A MINI-summit of the Southern African Development Community (Sadc) referred to “problems” during special voting by the police and army ahead of Zimbabwe’s July 31 elections but a final communiqué avoided any comment about mounting concerns in the region.
President Jacob Zuma hosted the surprise four-nation summit, held over dinner on Saturday night. President Jakaya Kikwete of Tanzania and President Armando Guebuza of Mozambique were present. Namibia’s Foreign Minister Netumbo Ndaitwa was deputised to stand in for President Hifikepunye Pohamba.
The mini-summit — the latest in a long series of meetings dominated by Zimbabwe — was called after Mr Mugabe directed angry statements at Lindiwe Zulu, Mr Zuma’s international relations adviser and his main point-person on Zimbabwe. Last week she told reporters that there worrying signs from the ground ahead of the elections, which Saturday’s meeting would assess.
At the age of 89, President Robert Mugabe is campaigning to extend his rule for a further five years. He and his Zanu (PF) have led Zimbabwe without interruption since independence in 1980 and will be contested at the ballot for the third time by opposition leader Morgan Tsvangirai and the main faction of the Movement for Democratic Change (MDC).
Although the final communiqué, released early on Sunday, said the “summit noted the problems that arose during the special vote on 14-15 July 2013,” Sadc said it was pleased that all political parties were committed to a peaceful environment during the elections.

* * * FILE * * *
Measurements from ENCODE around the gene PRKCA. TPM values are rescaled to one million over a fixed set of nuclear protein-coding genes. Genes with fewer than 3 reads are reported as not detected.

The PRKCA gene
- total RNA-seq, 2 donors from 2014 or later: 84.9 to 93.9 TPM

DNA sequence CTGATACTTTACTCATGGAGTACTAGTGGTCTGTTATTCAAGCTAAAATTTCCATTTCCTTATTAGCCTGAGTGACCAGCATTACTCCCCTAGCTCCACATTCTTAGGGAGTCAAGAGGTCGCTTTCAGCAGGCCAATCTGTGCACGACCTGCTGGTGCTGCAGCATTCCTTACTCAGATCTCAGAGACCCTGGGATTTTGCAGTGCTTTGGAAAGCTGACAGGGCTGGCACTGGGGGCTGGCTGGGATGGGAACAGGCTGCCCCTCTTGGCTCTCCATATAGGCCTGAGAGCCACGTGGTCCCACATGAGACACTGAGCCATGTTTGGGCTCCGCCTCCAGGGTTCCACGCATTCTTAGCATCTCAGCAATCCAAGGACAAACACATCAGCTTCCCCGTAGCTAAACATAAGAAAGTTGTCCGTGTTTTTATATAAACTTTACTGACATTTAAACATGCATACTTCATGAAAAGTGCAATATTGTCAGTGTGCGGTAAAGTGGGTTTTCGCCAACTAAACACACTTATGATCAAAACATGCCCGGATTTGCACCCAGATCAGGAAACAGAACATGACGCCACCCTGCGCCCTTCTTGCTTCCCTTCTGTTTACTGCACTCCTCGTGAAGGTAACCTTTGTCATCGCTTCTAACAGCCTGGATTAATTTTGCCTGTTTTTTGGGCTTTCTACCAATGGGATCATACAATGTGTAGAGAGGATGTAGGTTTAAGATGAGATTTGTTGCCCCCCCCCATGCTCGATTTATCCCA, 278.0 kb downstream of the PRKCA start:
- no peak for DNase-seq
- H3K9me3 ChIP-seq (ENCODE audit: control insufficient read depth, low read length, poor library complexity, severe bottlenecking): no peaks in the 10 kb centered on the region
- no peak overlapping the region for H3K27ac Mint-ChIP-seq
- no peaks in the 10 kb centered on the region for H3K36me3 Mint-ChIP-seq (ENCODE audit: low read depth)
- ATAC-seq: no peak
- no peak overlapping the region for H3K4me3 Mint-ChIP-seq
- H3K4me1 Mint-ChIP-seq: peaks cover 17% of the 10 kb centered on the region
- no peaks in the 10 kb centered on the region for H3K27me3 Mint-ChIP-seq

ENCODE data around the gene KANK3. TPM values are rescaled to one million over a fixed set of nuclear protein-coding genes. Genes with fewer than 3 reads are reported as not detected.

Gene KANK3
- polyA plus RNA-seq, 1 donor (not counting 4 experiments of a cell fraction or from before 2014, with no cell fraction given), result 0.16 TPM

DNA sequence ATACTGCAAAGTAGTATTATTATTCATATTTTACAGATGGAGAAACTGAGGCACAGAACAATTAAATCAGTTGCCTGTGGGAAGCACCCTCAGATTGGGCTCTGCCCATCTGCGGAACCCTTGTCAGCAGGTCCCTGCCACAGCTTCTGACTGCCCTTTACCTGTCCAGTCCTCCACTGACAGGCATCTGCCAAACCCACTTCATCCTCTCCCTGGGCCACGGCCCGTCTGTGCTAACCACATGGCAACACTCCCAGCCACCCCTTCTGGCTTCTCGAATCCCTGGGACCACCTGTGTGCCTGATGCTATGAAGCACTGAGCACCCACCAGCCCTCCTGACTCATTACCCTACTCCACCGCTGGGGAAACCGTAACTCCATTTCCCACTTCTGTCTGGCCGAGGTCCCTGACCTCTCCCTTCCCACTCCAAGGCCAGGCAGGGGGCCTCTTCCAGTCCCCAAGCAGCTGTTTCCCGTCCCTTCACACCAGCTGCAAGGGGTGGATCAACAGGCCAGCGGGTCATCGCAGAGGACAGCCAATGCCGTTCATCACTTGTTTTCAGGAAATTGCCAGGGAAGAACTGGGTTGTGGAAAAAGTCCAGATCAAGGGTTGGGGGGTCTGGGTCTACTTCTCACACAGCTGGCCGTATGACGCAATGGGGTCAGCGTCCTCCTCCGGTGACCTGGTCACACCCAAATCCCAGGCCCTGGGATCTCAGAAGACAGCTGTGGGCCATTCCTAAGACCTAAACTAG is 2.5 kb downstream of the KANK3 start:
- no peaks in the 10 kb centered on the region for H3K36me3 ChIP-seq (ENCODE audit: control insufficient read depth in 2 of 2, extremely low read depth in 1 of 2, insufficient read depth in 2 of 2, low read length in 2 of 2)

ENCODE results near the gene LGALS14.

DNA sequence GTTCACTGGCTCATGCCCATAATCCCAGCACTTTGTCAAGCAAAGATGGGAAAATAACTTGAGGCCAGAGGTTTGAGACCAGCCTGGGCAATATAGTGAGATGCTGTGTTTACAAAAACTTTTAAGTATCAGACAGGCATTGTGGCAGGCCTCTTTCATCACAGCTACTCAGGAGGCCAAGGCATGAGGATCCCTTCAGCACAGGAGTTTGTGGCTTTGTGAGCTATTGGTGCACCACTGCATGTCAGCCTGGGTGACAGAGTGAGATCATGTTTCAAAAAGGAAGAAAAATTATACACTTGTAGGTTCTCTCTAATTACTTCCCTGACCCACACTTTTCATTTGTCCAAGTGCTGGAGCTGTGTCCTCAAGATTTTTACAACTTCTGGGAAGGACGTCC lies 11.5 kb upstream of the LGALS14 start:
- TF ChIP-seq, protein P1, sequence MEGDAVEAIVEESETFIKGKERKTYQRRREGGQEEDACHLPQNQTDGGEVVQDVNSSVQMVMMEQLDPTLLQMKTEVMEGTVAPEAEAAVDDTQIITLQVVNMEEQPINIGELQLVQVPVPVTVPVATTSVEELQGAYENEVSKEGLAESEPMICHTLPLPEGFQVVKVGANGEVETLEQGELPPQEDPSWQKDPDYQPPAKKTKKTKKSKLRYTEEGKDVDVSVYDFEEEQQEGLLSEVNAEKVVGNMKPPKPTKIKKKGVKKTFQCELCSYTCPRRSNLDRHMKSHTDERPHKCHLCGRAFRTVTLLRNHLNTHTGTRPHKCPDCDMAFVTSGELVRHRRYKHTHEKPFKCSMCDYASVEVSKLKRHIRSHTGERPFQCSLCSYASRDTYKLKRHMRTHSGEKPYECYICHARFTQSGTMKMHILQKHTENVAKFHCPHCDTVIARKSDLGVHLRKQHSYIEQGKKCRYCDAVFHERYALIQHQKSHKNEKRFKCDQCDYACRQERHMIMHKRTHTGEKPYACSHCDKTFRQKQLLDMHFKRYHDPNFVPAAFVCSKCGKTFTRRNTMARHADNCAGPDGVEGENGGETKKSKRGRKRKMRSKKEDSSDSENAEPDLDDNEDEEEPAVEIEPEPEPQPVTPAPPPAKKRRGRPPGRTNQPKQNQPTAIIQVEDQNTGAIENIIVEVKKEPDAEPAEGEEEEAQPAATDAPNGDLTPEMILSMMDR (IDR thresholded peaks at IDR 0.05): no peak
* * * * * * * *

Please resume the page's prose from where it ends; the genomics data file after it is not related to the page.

“Summit encouraged the government, all political parties and leaders to continue with these commendable efforts which will help realise credible elections,” the communiqué stated.
It commended the Zimbabwe Electoral Commission (ZEC) for “taking these up as challenges to be overcome on the 31st of July, and called upon all political parties to co-operate as fully as possible with ZEC in order to ensure that it is able to meet these challenges.”
In the special voting last Sunday and Monday, thousands of Zimbabwean security forces could not cast their votes; polling stations opened late and many lacked indelible ink, stamps, voter rolls and ballot papers and boxes. This raised fears of similar disorganisation, but on a giant scale, on July 31.
Sadc had wanted the July 31 presidential and parliamentary elections to be postponed to allow more time to fix a host of problems, ranging from the integrity of the voters’ roll to the pro-Mugabe bias of security forces and state media. The request was turned down by Zimbabwe’s constitutional court.
So far, there have been no signs of violent intimidation against MDC supporters. As many as 200 people were killed during the last elections in 2008, human rights bodies say.
The Mugabe government has banned European Union (EU) and US election observers, meaning that several hundred monitors from the 15-nation Sadc regional bloc and a few dozen from the African Union will be the world’s eyes and ears at elections, which could either mark Zimbabwe’s return to the international fold or prolong its relative isolation, particularly by Western states.
Herman van Rompuy, the president of the European Council, confirmed in South Africa last week that if Sadc gave the elections a clean bill of health and all parties accepted the outcome, the EU would lift its remaining sanctions on Mugabe and key members of his entourage.
“If the elections are indeed peaceful, transparent and credible we look forward to a full normalisation of relations with Zimbabwe,” Mr van Rompuy said.
On other regional issues, the mini-summit warned about the deteriorating humanitarian situation in eastern Democratic Republic of Congo following clashes between the army and militias. It called on Madagascar’s Independent National Election Commission (CENIT) to come up with a new electoral calendar to try to break the chronic political impasse on the island.